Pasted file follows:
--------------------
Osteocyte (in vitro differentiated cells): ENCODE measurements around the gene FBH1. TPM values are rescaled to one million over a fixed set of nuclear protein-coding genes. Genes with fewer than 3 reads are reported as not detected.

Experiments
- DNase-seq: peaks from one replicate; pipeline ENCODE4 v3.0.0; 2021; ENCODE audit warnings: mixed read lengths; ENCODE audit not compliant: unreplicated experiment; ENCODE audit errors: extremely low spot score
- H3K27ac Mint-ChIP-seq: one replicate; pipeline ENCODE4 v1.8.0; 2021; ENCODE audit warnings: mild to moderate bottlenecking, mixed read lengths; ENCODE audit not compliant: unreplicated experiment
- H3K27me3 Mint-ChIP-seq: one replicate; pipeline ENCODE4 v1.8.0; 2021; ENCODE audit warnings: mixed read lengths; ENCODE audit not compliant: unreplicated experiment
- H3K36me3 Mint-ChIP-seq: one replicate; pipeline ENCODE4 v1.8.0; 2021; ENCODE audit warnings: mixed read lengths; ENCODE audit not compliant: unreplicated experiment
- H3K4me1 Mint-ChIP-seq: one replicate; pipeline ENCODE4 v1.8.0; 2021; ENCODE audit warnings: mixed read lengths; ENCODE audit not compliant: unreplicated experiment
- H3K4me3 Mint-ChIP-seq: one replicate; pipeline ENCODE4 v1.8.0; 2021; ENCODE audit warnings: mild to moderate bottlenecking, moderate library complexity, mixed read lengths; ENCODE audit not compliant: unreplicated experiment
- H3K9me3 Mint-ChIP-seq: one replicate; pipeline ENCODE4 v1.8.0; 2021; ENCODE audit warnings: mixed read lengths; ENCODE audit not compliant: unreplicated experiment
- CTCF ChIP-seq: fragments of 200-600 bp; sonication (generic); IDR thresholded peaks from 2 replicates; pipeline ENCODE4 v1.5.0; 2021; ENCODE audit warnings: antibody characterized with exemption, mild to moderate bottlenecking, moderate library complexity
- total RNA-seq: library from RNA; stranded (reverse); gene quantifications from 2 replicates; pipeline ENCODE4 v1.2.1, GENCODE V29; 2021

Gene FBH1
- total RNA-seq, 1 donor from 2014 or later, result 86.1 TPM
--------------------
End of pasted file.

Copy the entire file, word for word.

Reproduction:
Osteocyte (in vitro differentiated cells): ENCODE measurements around the gene FBH1. TPM values are rescaled to one million over a fixed set of nuclear protein-coding genes. Genes with fewer than 3 reads are reported as not detected.

Experiments
- DNase-seq: peaks from one replicate; pipeline ENCODE4 v3.0.0; 2021; ENCODE audit warnings: mixed read lengths; ENCODE audit not compliant: unreplicated experiment; ENCODE audit errors: extremely low spot score
- H3K27ac Mint-ChIP-seq: one replicate; pipeline ENCODE4 v1.8.0; 2021; ENCODE audit warnings: mild to moderate bottlenecking, mixed read lengths; ENCODE audit not compliant: unreplicated experiment
- H3K27me3 Mint-ChIP-seq: one replicate; pipeline ENCODE4 v1.8.0; 2021; ENCODE audit warnings: mixed read lengths; ENCODE audit not compliant: unreplicated experiment
- H3K36me3 Mint-ChIP-seq: one replicate; pipeline ENCODE4 v1.8.0; 2021; ENCODE audit warnings: mixed read lengths; ENCODE audit not compliant: unreplicated experiment
- H3K4me1 Mint-ChIP-seq: one replicate; pipeline ENCODE4 v1.8.0; 2021; ENCODE audit warnings: mixed read lengths; ENCODE audit not compliant: unreplicated experiment
- H3K4me3 Mint-ChIP-seq: one replicate; pipeline ENCODE4 v1.8.0; 2021; ENCODE audit warnings: mild to moderate bottlenecking, moderate library complexity, mixed read lengths; ENCODE audit not compliant: unreplicated experiment
- H3K9me3 Mint-ChIP-seq: one replicate; pipeline ENCODE4 v1.8.0; 2021; ENCODE audit warnings: mixed read lengths; ENCODE audit not compliant: unreplicated experiment
- CTCF ChIP-seq: fragments of 200-600 bp; sonication (generic); IDR thresholded peaks from 2 replicates; pipeline ENCODE4 v1.5.0; 2021; ENCODE audit warnings: antibody characterized with exemption, mild to moderate bottlenecking, moderate library complexity
- total RNA-seq: library from RNA; stranded (reverse); gene quantifications from 2 replicates; pipeline ENCODE4 v1.2.1, GENCODE V29; 2021

Gene FBH1
- total RNA-seq, 1 donor from 2014 or later, result 86.1 TPM